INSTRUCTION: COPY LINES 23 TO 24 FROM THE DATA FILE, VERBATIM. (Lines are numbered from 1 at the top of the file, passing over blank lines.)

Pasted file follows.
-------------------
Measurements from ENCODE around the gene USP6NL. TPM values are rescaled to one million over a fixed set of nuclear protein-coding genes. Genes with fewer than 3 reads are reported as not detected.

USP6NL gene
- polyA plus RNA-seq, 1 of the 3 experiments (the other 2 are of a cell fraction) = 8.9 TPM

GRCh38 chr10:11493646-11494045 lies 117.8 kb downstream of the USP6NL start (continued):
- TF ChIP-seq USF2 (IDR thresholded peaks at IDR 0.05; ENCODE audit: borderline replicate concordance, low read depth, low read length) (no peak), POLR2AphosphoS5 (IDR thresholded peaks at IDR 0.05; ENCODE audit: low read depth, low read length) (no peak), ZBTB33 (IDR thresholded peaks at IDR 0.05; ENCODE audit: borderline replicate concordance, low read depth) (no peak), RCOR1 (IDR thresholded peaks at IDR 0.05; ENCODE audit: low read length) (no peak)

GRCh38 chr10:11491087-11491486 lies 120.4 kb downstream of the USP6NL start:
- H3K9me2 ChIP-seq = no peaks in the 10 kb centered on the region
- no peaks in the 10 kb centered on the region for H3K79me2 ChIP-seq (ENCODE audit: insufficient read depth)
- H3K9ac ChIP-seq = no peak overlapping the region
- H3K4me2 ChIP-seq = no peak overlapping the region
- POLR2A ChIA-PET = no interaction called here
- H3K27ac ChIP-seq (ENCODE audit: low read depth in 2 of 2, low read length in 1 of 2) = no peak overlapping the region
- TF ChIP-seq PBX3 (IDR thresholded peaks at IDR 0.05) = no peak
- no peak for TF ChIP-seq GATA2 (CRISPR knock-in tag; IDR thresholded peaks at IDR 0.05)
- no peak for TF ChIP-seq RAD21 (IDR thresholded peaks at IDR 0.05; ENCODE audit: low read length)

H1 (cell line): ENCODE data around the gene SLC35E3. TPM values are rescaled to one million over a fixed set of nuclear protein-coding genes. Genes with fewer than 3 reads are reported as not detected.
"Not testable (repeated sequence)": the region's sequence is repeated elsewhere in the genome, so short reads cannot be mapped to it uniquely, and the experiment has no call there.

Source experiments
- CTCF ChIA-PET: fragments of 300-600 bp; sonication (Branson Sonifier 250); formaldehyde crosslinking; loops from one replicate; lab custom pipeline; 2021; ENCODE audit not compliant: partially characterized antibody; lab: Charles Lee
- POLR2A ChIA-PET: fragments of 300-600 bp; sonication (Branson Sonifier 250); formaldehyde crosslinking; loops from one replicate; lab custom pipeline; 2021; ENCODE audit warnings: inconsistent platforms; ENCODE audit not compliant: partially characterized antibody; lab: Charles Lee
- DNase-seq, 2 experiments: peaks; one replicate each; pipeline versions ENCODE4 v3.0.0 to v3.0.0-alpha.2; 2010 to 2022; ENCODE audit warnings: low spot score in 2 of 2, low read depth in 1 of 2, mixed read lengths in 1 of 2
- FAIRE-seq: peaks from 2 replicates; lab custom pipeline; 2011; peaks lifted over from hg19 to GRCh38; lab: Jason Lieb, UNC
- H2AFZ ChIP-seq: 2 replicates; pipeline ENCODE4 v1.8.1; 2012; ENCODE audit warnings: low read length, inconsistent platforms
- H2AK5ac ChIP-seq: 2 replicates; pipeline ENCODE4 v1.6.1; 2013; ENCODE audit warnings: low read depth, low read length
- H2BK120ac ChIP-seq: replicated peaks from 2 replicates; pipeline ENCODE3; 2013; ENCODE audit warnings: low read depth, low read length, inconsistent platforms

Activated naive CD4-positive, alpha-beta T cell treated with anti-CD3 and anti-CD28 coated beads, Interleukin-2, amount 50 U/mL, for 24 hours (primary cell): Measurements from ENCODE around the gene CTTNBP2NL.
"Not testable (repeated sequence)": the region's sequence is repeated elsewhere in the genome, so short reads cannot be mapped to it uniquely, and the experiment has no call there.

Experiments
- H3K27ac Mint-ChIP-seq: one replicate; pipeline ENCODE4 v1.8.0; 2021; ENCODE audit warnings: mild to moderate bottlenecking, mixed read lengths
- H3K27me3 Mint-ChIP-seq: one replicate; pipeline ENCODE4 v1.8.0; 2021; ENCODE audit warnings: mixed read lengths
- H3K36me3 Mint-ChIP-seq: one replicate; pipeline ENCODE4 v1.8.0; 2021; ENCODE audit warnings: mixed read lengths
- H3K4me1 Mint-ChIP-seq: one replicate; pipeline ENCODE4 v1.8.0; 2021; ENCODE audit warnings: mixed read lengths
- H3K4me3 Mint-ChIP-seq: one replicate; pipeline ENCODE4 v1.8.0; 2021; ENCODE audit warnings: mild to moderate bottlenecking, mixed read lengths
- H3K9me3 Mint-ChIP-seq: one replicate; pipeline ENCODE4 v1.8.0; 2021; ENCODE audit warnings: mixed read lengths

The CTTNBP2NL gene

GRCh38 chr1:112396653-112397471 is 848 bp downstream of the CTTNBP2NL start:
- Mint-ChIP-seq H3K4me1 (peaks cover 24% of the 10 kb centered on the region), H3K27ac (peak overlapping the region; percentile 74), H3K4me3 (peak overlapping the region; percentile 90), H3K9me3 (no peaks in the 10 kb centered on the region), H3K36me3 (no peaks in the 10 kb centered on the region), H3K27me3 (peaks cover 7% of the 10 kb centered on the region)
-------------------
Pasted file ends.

- H2AFZ ChIP-seq: 2 replicates; pipeline ENCODE4 v1.8.1; 2012; ENCODE audit warnings: low read length, inconsistent platforms
- H2AK5ac ChIP-seq: 2 replicates; pipeline ENCODE4 v1.6.1; 2013; ENCODE audit warnings: low read depth, low read length